PMID: 7091912Jul 1, 1982Paper

Modification of phrenic nerve output to hypoxia after two hours of hypercapnia and increased cerebrospinal fluid [HCO3-

The American Review of Respiratory Disease
L Herrera, H Kazemi

Abstract

Decreased ventilatory response to hypoxia has been reported in patients with CO2 retention. The CO2 retention increases cerebrospinal fluid (CSF) [HCO3-], which could modify the ventilatory response to hypoxia. In order to evaluate the effect of increased CSF [HCO3-] as a consequence of hypercapnia on the response to hypoxia, phrenic nerve output during 5 min of progressive hypoxia was measured in anesthetized vagotomized and mechanically ventilated dogs when their acid-base was normal and when CSF [HCO3-] had increased. Peak phrenic nerve activity (PPNA), inspiratory time (TI), and expiratory time (TE) were recorded in 2 groups of dogs. Two hypoxic tests were conducted 2.5 h apart in each group. One group had normal acid-base status and the second group after the first hypoxic challenge breathed 10% CO2 for 2 h, and then ventilation was adjusted to bring CSF pH back to normal. The CSF [HCO3-] then had increased by 5.2 mEq/L and CSF PCO2 was 14.6 mmHg higher. With CSF [HCO3-] elevation, PPNA activity in response to hypoxia was significantly depressed, compared with that in animals with normal acid-base balance, TI was increased indicating slowing of nerve discharge, and TE was minimally increased indicating lessening of frequen...Continue Reading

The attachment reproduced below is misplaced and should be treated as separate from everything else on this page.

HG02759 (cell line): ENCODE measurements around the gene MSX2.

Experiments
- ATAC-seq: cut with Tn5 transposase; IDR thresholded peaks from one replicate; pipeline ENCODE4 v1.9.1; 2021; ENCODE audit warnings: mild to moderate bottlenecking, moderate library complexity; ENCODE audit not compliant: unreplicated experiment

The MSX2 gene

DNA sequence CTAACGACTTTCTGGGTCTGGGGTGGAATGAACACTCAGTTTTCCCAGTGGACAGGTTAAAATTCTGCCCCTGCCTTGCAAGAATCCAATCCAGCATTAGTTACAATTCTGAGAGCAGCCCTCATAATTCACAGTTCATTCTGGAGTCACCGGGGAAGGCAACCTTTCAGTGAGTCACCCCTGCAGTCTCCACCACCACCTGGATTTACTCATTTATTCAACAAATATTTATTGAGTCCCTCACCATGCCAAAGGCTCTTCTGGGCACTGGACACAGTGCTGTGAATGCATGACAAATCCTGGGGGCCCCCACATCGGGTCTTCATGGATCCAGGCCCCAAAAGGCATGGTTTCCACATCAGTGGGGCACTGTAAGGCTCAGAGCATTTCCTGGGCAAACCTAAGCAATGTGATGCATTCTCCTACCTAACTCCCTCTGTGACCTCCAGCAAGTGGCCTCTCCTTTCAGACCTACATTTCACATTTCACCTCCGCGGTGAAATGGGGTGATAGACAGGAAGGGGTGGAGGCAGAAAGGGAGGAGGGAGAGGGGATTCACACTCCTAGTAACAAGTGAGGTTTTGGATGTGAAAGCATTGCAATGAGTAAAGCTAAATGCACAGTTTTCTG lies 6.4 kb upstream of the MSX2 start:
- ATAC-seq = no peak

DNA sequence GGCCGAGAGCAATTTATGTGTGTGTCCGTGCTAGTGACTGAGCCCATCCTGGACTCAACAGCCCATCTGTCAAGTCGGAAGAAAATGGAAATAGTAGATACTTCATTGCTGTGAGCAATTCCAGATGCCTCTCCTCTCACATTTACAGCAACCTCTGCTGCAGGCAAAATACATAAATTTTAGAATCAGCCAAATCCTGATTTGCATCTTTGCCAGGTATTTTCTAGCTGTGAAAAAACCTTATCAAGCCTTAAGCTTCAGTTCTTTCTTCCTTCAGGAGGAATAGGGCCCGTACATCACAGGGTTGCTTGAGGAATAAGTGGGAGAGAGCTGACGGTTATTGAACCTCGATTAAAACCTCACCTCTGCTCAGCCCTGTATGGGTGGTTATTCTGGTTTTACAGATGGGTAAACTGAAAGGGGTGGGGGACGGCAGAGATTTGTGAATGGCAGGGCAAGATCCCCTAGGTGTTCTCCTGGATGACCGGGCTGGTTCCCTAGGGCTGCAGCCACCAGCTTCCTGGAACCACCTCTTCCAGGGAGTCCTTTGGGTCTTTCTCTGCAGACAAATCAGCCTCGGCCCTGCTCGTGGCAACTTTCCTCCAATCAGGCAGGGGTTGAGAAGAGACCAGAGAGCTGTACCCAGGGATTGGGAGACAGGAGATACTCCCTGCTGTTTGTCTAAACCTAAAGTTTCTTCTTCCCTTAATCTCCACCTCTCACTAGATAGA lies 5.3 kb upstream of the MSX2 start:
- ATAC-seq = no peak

Related Concepts

Anoxemia
Carbonic Acid Ions
Canis familiaris
Hypercapnia
Osmolality
Structure of Phrenic Nerve
Respiration

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